There are three major ethnic groups in Manolo Fortich and they are the Higaonon, Talaandig and the Cebuano-Bohol ethnic groups. the latter were mostly migrants from Cebu and Bohol who came to work as agricultural laborers in the planatation and orchard farms of the highland plateau, about 55% of the residents are Higaonons who are indigenous people in the area.

Dialect[edit]

Cebuano-Visayan is the major dialect spoken. In the upland barangay plateau areas of Dahilayan, Guilang-guilang, Kalugmanan, Santiago and Ticala, the Higa-onon and Talaandig speak their local dialect called "Binukid".

Economy[edit]

Del Monte in Camp Phillips

While Del Monte Philippines' manufacturing plant is located in nearby Cagayan de Oro, yet its pineapple plantation is located in the municipality specifically in Camp Phillips Road, Barangay Agusan Canyon while the company's clubhouse is located at Barangay San Miguel, still in Camp Phillips Road. The Del Monte Golf Course & Country Club on the other hand is located in Sitio Cawayanon, Barangay San Miguel. Just a few meters from the golf course is the Del Monte School, still located in Sitio Cawayanon. The Cawayanon Compound located in Sitio Cawayanon is a residential area mostly inhabited by Del Monte employees.

Natural resources[edit]

The Dahilayan Adventure Park is located in the municipality. The park is popular for its single and dual zip-lines, drop zones, Sky Tower Base Jump (the highest of its kind in the country), "Python Roller Zipride" (the first of its kind in Asia) and the "Flying Lizard" canopy glider. The park's dual zipline has 840 meters in length making it Asia's longest dual zip-line.

Water/drainage systems[edit]

Manolo Fortich has three major river systems crisscrossing the upstream and downstream agricultural lands. These are the Tagoloan, Mangima and Agusan Rivers, which serve as natural boundaries and drainage of excess water and run-off from around the municipality. The other rivers of the municipality are, among others: Dicklum, Kumaykay, Guihian, Tasaon and Kulaman Rivers. The river systems also serve as sources of potable water supply for domestic use. About 26 creeks spread across nine barangays in the municipality.

Forests[edit]

Forest areas in Manolo Fortich are found in two barangays along the Mt. Kitanglad Range. Mt. Kitanglad hosts a diverse species of flora and fauna, many of them rare and endemic, making it a potential for tourism and bio-diversity research.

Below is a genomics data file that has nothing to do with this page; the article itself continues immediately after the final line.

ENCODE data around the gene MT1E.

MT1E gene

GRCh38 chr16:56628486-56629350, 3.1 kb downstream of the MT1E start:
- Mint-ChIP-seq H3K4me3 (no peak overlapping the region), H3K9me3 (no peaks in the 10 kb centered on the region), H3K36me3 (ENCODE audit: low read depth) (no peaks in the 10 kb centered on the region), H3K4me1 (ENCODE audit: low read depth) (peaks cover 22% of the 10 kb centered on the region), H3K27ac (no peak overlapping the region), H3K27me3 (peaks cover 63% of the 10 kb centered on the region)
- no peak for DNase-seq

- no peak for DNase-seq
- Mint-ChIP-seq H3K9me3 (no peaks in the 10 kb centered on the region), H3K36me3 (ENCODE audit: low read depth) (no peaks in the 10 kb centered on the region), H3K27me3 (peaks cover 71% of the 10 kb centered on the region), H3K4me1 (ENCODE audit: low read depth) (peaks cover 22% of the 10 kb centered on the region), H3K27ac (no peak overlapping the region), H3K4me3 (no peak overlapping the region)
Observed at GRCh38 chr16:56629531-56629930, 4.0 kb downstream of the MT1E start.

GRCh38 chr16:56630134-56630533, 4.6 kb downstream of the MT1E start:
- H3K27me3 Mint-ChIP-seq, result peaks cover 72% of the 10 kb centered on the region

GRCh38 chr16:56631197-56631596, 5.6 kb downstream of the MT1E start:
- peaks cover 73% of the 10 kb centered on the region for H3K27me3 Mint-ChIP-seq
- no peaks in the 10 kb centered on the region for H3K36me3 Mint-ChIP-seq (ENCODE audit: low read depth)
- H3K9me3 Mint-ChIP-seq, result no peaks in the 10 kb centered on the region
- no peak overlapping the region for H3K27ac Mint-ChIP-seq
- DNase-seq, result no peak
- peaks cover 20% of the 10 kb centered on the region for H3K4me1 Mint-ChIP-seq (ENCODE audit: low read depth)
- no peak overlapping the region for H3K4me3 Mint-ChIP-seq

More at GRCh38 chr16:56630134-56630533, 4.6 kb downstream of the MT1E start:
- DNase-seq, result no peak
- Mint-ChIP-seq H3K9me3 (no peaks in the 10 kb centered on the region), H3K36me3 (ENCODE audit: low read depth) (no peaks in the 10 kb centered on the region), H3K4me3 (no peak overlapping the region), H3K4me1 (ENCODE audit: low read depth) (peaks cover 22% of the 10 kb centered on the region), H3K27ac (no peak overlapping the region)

Minerals[edit]

The major metallic mineral found in the municipality is chromite and the non-metallic includes semi-precious stones. Also available are clay, limestone, feldspar, silica quartz and schist.

See also[edit]

References[edit]

  1. ^ "Municipality". Quezon City, Philippines: Department of the Interior and Local Government. Retrieved 31 May 2013. 
  2. ^ "Province: Bukidnon". PSGC Interactive. Quezon City, Philippines: Philippine Statistics Authority. Retrieved 12 November 2016. 
  3. ^ a b c d e Census of Population (2015). "Region X (Northern Mindanao)". Total Population by Province, City, Municipality and Barangay. PSA. Retrieved 20 June 2016. 
  4. ^ "An Act Changing the Name of the Municipality of Maluko, Province of Bukidnon, to Municipality of Manolo Fortich". LawPH.com. Retrieved 2011-04-12. 
  5. ^ a b Census of Population and Housing (2010). "Region X (Northern Mindanao)". Total Population by Province, City, Municipality and Barangay. NSO. Retrieved 29 June 2016. 
  6. ^ Censuses of Population (1903–2007). "Region X (Northern Mindanao)". Table 1. Population Enumerated in Various Censuses by Province/Highly Urbanized City: 1903 to 2007. NSO. 
  7. ^ "Province of Bukidnon". Municipality Population Data. Local Water Utilities Administration Research Division. Retrieved 17 December 2016. 

External links[edit]